As we have mentioned in previous newsletters, the SIP Forum Gruppo Suolo Europa (Europe Soil Group) is taking action to achieve two objectives: dialogue between the various actors that use or are involved in the soil; and synergies between the various voluntary associations in civil society whose main focus is not on the soil.
In order to achieve the first objective it is necessary to break down prejudices and fixed positions in order to build mutual respect at least, if not complete trust. The second is frequently blocked by the structures of those voluntary organizations themselves.
Both these objectives are hard to achieve and require time. We are reminded that in order to be sustainable the concept of “time” must be respected and cannot be artificially “compressed”. This is illustrated by the failure of the attempt to collect a million signatures for the people4soil European Citizens’ Initiative, which perhaps failed to take account of this fact.
What is it that makes an NGO or a voluntary organization unable to cooperate with another organization? Many reasons, starting with a lack of funds and staff, and then there is the fact of being dispersed into many small and medium-sized organizations that are hard to connect and coordinate, despite modern communication methods. There is also the voluntary and precarious nature of these bodies, which leads to a continual turnover of managers and staff. If we then consider the economic crisis and the resulting lack of employment opportunities, we realize that volunteering is often an alternative to unemployment.
The main aim of the voluntary organization is therefore frequently simple survival. Often subsidized from scarce public funds it must, in order to survive, engage in highly visible activities that bring both general consent and financial support. Thus, it is difficult for an NGO engaged in health to also be engaged in culture. And yet both of these depend directly or indirectly on the correct use of the soil.
This crude summary applies both to small and local organizations as well as to large national and international ones. Despite all these difficulties, it is thanks to this galaxy of voluntary organizations that in the EU we still succeed in preserving those values that lie at the heart of the European enterprise: peace, solidarity, the protection of the environment. Furthermore, when all these movements work together, they quickly succeed in getting significant results. One example is the battle in recent months over glyphosates.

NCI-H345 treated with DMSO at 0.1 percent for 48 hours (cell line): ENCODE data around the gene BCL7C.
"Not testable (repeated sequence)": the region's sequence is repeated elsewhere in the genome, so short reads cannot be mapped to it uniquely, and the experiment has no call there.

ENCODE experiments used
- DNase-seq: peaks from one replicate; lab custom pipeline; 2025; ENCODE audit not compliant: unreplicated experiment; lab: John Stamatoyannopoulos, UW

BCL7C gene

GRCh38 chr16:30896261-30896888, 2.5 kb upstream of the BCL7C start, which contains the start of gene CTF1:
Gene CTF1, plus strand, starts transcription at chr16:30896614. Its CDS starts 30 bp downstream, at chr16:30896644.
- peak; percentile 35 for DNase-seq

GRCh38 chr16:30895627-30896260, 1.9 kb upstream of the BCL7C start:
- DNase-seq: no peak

So how should we proceed in relation to voluntary organizations in order to defend the soil in the EU?
Some say it should be left to specialists. We do not agree. Up to now, academics, researchers and scientists have not succeeded on their own in breaking through the wall of indifference that surrounds choices made in relation to the soil. Neither have environmental organizations, while at the forefront of the fight, succeeded in reversing the ways in which soil is used and subjected to financial speculation.
Therefore, it remains for non-specialists and the organizations that represent them to take direct action. This is why we need to explain clearly the reasons why the soil is in danger and to indicate the actions that need to be taken, because nothing less than the survival of humanity is at stake.
So what are we suggesting?
We suggest contacting the various voluntary organizations and proposing to them a collaboration based on mutual respect and the creation or sharing of mutual tools of information. A kind of common forum where we can exchange ideas, experiences, and actions and facilitate encounters, debates, participation, twinning…
In other words, we are suggesting acting as a farmer would act: weeding the ground so that we can then sow and grow crops. The whole thing must be based on patience and respect for others and for the environment, and above all for the nature of time.